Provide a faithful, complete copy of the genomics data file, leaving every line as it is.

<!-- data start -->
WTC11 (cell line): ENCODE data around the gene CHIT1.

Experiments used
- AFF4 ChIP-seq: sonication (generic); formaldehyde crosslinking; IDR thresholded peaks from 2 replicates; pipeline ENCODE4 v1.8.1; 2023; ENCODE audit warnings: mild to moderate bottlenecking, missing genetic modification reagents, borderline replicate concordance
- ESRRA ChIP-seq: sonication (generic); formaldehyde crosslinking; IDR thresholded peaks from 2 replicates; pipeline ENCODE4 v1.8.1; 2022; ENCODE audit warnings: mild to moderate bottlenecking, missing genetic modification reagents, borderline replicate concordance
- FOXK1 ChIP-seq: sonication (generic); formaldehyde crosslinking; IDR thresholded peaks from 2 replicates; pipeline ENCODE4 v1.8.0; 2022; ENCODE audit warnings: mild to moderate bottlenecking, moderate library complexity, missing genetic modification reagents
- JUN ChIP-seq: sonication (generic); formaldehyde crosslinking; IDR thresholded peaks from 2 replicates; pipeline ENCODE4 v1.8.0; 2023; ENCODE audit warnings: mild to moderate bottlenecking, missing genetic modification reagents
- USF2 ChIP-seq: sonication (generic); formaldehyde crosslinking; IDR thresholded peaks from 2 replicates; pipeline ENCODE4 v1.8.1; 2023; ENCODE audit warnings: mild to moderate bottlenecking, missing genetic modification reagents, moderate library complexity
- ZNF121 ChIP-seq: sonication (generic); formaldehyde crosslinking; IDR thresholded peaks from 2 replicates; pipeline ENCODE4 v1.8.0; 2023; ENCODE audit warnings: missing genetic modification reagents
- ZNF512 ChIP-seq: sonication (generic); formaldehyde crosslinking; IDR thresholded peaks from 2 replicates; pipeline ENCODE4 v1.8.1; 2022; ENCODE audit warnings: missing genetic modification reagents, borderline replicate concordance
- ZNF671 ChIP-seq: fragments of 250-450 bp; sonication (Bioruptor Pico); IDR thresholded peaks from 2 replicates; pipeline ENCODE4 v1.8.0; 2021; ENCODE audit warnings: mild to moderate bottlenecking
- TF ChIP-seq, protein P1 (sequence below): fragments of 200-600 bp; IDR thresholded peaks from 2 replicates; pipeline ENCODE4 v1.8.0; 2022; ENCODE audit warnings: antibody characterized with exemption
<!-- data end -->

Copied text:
WTC11 (cell line): ENCODE data around the gene CHIT1.

Experiments used
- AFF4 ChIP-seq: sonication (generic); formaldehyde crosslinking; IDR thresholded peaks from 2 replicates; pipeline ENCODE4 v1.8.1; 2023; ENCODE audit warnings: mild to moderate bottlenecking, missing genetic modification reagents, borderline replicate concordance
- ESRRA ChIP-seq: sonication (generic); formaldehyde crosslinking; IDR thresholded peaks from 2 replicates; pipeline ENCODE4 v1.8.1; 2022; ENCODE audit warnings: mild to moderate bottlenecking, missing genetic modification reagents, borderline replicate concordance
- FOXK1 ChIP-seq: sonication (generic); formaldehyde crosslinking; IDR thresholded peaks from 2 replicates; pipeline ENCODE4 v1.8.0; 2022; ENCODE audit warnings: mild to moderate bottlenecking, moderate library complexity, missing genetic modification reagents
- JUN ChIP-seq: sonication (generic); formaldehyde crosslinking; IDR thresholded peaks from 2 replicates; pipeline ENCODE4 v1.8.0; 2023; ENCODE audit warnings: mild to moderate bottlenecking, missing genetic modification reagents
- USF2 ChIP-seq: sonication (generic); formaldehyde crosslinking; IDR thresholded peaks from 2 replicates; pipeline ENCODE4 v1.8.1; 2023; ENCODE audit warnings: mild to moderate bottlenecking, missing genetic modification reagents, moderate library complexity
- ZNF121 ChIP-seq: sonication (generic); formaldehyde crosslinking; IDR thresholded peaks from 2 replicates; pipeline ENCODE4 v1.8.0; 2023; ENCODE audit warnings: missing genetic modification reagents
- ZNF512 ChIP-seq: sonication (generic); formaldehyde crosslinking; IDR thresholded peaks from 2 replicates; pipeline ENCODE4 v1.8.1; 2022; ENCODE audit warnings: missing genetic modification reagents, borderline replicate concordance
- ZNF671 ChIP-seq: fragments of 250-450 bp; sonication (Bioruptor Pico); IDR thresholded peaks from 2 replicates; pipeline ENCODE4 v1.8.0; 2021; ENCODE audit warnings: mild to moderate bottlenecking
- TF ChIP-seq, protein P1 (sequence below): fragments of 200-600 bp; IDR thresholded peaks from 2 replicates; pipeline ENCODE4 v1.8.0; 2022; ENCODE audit warnings: antibody characterized with exemption